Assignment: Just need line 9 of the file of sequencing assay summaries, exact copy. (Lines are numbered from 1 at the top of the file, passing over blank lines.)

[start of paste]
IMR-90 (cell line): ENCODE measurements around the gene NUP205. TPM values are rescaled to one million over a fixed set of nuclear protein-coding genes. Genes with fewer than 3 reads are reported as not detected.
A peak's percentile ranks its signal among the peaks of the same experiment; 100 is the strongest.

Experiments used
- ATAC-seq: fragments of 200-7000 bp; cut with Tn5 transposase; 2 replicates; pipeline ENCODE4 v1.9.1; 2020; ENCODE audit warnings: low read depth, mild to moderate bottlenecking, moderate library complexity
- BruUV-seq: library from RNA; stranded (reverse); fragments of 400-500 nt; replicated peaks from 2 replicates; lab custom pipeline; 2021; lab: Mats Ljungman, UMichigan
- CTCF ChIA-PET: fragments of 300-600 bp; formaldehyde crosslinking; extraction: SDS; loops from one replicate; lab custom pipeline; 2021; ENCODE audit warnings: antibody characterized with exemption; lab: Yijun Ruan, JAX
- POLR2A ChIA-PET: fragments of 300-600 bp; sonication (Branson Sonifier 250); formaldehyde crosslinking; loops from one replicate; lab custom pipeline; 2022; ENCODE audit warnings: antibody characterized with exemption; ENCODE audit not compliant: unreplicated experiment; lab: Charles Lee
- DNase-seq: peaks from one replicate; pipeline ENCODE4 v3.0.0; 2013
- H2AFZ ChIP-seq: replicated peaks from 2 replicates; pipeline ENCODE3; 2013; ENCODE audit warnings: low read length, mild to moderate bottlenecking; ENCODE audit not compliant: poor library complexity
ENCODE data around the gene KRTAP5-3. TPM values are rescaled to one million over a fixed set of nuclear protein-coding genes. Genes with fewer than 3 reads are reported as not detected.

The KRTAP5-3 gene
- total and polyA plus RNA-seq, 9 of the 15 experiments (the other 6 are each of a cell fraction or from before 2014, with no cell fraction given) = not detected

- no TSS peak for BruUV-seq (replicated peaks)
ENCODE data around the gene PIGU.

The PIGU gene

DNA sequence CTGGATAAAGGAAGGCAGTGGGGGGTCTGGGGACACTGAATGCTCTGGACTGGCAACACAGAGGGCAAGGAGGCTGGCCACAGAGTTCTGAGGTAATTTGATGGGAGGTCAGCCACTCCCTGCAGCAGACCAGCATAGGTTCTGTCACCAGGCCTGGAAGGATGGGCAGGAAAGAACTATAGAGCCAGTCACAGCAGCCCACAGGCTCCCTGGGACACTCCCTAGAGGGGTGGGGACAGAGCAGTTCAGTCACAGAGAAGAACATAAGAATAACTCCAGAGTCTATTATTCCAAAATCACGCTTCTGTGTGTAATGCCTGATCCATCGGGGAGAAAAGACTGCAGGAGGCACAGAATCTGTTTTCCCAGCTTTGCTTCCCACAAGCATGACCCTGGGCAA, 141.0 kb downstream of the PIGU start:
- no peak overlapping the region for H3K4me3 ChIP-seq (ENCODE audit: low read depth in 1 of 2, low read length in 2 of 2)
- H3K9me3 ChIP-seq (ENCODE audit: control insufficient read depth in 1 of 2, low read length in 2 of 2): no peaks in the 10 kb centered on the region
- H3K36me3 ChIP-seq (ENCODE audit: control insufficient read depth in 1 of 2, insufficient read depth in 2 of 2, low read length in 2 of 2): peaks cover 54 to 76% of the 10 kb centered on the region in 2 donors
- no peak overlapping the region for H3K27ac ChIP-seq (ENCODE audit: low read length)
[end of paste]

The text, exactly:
- H2AFZ ChIP-seq: replicated peaks from 2 replicates; pipeline ENCODE3; 2013; ENCODE audit warnings: low read length, mild to moderate bottlenecking; ENCODE audit not compliant: poor library complexity